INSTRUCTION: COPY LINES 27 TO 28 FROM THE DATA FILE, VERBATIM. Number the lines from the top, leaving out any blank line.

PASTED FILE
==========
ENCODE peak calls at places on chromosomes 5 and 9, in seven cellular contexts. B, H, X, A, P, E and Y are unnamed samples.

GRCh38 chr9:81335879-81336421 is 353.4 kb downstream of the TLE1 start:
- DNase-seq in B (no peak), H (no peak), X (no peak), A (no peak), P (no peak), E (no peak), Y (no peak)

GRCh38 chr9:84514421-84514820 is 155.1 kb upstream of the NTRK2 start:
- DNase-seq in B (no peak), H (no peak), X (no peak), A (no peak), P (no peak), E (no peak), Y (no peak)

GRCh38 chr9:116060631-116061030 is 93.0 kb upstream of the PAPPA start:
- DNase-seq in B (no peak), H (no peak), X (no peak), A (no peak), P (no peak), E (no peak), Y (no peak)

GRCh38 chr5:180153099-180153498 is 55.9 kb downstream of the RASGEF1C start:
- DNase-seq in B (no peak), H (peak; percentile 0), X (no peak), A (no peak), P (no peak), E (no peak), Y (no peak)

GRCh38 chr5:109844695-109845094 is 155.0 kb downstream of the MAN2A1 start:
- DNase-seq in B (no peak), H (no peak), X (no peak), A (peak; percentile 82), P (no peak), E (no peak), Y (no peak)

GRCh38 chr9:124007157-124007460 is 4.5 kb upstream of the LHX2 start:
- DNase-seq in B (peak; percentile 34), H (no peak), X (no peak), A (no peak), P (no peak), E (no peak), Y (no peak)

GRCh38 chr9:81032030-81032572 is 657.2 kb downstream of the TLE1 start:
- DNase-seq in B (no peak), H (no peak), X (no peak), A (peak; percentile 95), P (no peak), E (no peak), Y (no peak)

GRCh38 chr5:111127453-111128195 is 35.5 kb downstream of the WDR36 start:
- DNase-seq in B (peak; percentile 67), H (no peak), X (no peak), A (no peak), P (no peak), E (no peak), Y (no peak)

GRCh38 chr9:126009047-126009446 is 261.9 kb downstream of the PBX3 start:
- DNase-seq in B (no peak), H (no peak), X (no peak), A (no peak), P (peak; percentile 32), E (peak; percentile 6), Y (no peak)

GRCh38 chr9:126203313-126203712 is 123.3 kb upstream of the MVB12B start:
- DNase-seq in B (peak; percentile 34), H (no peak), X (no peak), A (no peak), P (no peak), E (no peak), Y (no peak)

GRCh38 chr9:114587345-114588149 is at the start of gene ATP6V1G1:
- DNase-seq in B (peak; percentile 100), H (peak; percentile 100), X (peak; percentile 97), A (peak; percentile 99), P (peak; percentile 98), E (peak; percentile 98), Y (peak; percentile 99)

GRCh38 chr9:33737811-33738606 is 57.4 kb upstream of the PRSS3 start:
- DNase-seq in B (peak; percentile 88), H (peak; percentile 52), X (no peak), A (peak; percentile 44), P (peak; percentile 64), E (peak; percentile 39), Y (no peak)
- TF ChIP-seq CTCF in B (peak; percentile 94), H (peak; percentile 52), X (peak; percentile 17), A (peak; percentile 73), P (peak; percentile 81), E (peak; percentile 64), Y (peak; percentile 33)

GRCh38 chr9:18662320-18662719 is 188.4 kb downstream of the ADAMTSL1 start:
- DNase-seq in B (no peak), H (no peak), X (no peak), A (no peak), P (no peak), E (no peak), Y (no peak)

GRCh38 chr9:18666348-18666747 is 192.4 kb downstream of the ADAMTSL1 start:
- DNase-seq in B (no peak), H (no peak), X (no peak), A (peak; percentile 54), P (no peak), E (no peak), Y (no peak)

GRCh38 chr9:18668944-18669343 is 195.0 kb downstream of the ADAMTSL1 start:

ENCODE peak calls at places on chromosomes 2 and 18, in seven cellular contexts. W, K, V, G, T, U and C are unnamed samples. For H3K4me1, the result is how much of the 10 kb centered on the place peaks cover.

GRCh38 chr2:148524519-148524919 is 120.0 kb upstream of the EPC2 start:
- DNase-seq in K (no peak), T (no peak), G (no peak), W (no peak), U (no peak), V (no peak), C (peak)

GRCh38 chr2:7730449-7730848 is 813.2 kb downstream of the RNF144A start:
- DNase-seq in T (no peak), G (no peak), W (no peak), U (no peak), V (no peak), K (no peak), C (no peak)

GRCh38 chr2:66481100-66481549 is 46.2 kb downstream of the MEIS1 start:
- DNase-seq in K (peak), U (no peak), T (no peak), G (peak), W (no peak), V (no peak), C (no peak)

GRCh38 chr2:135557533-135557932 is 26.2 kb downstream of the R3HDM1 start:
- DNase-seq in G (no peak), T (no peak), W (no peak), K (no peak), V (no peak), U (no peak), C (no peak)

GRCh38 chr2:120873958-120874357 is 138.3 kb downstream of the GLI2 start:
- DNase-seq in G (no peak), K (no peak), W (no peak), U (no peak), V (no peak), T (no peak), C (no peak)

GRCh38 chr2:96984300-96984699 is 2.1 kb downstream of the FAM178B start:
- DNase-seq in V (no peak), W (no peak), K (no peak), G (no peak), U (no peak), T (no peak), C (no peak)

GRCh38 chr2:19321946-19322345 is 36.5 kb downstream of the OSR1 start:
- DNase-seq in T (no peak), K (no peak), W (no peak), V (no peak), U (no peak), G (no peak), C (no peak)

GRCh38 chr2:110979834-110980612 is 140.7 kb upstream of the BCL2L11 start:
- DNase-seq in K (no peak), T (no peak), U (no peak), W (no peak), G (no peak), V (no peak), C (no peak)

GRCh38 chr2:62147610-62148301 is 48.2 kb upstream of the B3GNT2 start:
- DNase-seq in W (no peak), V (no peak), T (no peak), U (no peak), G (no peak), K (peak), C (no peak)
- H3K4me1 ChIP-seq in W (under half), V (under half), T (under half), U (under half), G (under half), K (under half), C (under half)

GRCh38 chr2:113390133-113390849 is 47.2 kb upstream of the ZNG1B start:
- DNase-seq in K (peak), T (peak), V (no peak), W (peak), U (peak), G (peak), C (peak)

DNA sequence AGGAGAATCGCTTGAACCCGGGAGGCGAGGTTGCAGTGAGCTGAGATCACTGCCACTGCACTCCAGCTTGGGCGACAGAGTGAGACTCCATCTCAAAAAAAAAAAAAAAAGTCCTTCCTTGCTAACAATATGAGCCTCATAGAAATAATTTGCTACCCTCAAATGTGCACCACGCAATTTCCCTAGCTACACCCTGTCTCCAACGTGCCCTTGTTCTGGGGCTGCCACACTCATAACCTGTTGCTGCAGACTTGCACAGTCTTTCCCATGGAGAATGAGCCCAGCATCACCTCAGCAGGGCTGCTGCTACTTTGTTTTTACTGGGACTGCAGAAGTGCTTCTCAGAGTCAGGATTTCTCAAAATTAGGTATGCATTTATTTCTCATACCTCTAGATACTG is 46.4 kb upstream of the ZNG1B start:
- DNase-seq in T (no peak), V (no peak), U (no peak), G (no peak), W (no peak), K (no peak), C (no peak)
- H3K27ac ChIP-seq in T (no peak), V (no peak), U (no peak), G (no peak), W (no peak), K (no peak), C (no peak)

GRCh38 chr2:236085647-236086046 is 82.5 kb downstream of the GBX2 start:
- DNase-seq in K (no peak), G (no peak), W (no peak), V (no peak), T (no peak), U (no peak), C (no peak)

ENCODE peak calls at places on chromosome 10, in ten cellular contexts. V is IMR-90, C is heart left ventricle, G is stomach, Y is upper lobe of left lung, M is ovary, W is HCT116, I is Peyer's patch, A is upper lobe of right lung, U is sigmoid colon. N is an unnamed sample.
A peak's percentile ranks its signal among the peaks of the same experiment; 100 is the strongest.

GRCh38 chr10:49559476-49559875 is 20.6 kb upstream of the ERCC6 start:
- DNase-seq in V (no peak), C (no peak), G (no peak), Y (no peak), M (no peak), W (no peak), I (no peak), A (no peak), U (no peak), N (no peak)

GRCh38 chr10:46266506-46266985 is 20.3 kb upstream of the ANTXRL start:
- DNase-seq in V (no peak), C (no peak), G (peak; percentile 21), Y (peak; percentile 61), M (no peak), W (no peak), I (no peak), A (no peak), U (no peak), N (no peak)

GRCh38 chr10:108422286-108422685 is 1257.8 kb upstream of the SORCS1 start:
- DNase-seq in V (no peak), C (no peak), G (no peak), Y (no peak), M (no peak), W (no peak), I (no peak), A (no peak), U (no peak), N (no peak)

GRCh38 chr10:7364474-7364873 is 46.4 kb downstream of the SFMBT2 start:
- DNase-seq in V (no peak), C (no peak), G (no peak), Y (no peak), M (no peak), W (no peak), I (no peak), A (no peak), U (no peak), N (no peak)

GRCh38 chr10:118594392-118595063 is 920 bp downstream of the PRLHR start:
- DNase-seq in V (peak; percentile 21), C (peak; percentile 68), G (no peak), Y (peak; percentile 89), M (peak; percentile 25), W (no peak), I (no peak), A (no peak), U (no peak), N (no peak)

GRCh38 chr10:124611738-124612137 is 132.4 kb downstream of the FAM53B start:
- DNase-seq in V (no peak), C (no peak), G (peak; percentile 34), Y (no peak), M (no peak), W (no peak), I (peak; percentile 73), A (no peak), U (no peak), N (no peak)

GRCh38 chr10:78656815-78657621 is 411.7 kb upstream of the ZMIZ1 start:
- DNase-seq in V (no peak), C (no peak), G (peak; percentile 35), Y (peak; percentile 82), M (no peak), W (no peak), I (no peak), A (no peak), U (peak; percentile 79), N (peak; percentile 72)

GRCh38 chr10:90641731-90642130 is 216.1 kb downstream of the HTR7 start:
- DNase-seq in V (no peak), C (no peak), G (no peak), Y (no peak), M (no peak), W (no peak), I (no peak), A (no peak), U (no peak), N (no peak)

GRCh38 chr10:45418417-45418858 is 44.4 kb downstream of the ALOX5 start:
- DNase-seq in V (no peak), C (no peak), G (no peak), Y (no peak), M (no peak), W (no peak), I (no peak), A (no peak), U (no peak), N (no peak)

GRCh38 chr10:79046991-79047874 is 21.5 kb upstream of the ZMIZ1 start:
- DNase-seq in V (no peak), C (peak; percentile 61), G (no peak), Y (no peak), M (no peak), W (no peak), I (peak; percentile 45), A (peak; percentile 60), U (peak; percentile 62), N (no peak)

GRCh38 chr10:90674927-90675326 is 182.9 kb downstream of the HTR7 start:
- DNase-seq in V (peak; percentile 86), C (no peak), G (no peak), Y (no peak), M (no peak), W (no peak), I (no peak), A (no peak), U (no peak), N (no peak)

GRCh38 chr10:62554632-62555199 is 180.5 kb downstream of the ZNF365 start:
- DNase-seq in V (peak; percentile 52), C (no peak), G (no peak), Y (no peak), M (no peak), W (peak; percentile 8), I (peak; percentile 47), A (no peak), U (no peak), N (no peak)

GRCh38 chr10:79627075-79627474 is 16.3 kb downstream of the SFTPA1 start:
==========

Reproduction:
GRCh38 chr9:18662320-18662719 is 188.4 kb downstream of the ADAMTSL1 start:
- DNase-seq in B (no peak), H (no peak), X (no peak), A (no peak), P (no peak), E (no peak), Y (no peak)